It’s a funny thing that I’m sure you’ll recognize. As a teenager, and even in my twenties, I viewed thirty as old. This is, of course, ridiculous. Thirty isn’t old at all! Not even close, In fact, now that I’m 34, I still identify myself as “kid.” In the grand scheme of things I’m a baby.
When we’re younger we don’t have the context of several years to understand just how long and full life can be. We think, “I have to make these years count, because once I’m old I won’t be able to do this kind of stuff.” Typically we’re thinking of adventures or athletics that we, for some reason, believe that old people simply can’t do. The truth is more nuanced, however, because while we have no choice but to age, getting old is a matter of choice.
In early 2016 I flew to LA to run a Spartan Race with my friend Tim. While I huffed and puffed my way up a seemingly never-ending incline, I slowly gained on a white haired couple loping along at a steady pace. Since I wasn’t moving a whole lot faster than them, I had a few moments to size them up. Likely in their sixties, they kept moving steadily onward as they offered words of support.
As I trotted past them, I realized that they weren’t nearly as out of breath as I was. Considering the way we view aging in our culture, these two set a stellar example. At that moment, I realized that what we think of as getting old isn’t the same thing as aging. I have lots of years of action and adventure still in store for me. So do you.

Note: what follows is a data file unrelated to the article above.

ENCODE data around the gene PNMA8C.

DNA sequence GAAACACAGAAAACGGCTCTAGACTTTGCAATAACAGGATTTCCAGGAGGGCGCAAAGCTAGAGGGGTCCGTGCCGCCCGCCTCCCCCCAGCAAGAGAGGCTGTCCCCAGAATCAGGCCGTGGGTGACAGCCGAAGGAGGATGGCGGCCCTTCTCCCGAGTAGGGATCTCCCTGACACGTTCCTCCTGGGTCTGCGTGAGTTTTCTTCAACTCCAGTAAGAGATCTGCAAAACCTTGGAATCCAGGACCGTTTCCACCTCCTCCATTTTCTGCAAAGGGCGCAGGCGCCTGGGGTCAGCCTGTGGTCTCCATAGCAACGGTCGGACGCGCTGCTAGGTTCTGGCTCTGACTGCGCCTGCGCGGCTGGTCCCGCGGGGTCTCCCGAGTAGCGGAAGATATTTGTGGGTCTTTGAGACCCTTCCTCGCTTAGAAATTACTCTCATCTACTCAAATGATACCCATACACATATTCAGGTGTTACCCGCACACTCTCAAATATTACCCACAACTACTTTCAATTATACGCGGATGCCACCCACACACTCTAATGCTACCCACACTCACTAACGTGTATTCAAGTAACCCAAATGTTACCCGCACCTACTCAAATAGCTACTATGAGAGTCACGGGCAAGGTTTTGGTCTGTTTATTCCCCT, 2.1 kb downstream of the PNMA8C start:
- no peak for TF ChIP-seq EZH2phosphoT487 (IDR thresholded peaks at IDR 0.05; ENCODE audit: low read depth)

We can’t stop ourselves from aging, but we can still improve our health and fitness. Exercising both our minds and bodies enables us to continue being badasses into our golden years. And it’s ever too late to start making those improvements. Just look at Robert Marchand! But our physiology does change as we age, as do our brains. Time marches on.
We may not be able to arrest the aging process, but we also don’t have to accept the notion of getting old. We don’t have to do early bird specials, watch Matlock reruns, and become sedentary. If and when we retire, we don’t have to just sit on the porch all day if we don’t want to. We can continue to do any damn thing we please. Want to run a marathon? In January, 2016 Fauja Singh completed one at age 104.
I’m not suggesting that you must run a marathon at that age, but you should consider what you want to do at age 104? What sort of lifestyle you hope to have then. I want to still be out having adventures, exploring new places and ideas, and meeting interesting people. Maybe I won’t make it to 104, or maybe I will. Either way, I’m going to get older, but I have no intentions of getting old.